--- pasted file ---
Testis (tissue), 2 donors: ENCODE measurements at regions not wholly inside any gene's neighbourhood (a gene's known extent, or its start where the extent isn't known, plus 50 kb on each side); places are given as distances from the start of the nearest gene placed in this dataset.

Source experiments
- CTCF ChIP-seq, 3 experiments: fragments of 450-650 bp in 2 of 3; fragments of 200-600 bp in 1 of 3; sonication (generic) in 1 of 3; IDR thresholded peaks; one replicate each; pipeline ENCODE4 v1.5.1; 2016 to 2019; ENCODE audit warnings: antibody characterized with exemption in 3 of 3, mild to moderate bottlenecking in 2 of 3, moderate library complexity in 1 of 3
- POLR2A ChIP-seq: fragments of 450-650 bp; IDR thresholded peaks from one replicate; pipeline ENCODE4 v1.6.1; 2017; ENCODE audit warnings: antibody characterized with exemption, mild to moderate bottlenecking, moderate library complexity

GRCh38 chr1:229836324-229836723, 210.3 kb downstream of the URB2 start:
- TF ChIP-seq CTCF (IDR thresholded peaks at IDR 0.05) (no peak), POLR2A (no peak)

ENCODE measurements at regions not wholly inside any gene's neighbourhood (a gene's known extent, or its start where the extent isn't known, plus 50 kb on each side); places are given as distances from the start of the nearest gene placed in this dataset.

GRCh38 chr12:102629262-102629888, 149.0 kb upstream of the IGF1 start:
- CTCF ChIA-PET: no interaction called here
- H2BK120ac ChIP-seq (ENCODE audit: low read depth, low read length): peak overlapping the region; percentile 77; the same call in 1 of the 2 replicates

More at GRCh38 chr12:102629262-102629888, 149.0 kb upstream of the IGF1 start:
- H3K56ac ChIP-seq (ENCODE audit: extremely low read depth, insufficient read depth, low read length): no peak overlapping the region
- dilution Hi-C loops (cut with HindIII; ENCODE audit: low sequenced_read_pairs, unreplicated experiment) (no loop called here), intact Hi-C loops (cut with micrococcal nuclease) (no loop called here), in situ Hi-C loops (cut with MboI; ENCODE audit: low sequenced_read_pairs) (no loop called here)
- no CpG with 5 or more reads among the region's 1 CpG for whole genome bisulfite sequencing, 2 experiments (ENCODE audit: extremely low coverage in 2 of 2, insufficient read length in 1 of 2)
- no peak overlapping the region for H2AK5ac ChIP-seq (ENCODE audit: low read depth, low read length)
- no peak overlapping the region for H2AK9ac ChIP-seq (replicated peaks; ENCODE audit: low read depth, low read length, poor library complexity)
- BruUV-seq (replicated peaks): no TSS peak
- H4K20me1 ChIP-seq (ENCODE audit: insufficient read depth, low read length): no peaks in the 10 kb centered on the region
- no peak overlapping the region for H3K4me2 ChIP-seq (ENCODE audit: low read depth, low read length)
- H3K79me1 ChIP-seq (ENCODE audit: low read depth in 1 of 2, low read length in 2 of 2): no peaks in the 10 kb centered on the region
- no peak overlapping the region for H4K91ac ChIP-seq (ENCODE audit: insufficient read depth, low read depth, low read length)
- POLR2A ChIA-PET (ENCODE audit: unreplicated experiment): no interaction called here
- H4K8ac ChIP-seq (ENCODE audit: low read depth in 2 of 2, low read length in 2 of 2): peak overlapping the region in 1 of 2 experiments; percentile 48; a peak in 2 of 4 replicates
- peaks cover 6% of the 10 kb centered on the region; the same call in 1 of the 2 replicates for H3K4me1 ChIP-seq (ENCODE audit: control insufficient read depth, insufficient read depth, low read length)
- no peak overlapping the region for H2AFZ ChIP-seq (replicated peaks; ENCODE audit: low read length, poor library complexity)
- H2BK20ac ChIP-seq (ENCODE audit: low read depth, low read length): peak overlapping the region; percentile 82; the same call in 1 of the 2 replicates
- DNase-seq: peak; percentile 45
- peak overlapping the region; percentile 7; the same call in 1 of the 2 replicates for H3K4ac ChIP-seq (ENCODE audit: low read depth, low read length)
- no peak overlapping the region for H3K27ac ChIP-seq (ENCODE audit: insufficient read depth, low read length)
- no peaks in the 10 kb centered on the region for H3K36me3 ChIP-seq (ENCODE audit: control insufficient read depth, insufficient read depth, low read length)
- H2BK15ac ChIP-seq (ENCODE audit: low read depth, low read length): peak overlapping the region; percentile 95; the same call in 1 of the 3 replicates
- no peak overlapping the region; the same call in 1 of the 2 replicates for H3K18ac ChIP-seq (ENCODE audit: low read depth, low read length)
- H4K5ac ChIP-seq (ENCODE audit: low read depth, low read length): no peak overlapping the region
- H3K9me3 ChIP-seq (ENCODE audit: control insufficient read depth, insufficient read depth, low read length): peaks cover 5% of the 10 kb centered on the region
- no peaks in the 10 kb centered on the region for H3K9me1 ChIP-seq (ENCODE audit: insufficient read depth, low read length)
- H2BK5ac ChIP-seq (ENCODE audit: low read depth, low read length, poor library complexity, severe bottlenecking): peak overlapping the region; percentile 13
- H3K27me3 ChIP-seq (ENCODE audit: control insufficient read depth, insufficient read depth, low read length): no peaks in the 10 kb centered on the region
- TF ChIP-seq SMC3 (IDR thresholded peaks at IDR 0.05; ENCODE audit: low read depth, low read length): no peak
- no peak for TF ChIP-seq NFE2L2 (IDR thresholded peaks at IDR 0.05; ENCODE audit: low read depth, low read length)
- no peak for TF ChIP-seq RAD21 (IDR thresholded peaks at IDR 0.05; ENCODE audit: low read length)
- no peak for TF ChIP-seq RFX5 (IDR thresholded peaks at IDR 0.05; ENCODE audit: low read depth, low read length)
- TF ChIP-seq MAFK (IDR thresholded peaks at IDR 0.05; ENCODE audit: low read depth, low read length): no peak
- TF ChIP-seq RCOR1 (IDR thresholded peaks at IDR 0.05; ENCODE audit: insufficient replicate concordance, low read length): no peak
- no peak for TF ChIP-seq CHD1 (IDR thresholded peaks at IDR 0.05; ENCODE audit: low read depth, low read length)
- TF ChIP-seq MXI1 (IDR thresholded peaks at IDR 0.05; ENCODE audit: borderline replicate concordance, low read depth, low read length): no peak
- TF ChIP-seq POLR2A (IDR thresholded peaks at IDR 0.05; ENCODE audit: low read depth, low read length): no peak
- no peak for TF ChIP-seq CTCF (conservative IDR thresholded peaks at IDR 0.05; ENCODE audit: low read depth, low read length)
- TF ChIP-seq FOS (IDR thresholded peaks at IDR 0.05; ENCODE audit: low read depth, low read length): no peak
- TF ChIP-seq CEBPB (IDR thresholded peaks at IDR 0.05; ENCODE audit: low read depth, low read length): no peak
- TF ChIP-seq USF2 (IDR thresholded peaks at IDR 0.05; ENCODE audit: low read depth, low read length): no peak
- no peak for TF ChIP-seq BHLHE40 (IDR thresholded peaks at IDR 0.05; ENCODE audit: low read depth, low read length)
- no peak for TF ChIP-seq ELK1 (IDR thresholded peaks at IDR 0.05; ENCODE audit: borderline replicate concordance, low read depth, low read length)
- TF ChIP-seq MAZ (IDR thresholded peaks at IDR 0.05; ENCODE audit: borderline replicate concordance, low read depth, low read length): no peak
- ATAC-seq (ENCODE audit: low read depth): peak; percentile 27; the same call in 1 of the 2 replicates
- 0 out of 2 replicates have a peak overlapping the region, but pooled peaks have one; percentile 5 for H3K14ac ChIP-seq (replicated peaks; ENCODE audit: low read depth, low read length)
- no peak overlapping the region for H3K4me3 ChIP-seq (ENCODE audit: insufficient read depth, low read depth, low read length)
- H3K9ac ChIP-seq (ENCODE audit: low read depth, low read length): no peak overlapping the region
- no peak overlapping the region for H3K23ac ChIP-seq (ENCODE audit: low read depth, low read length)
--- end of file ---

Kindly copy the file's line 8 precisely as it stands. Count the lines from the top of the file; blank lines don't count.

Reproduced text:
GRCh38 chr12:102629262-102629888, 149.0 kb upstream of the IGF1 start: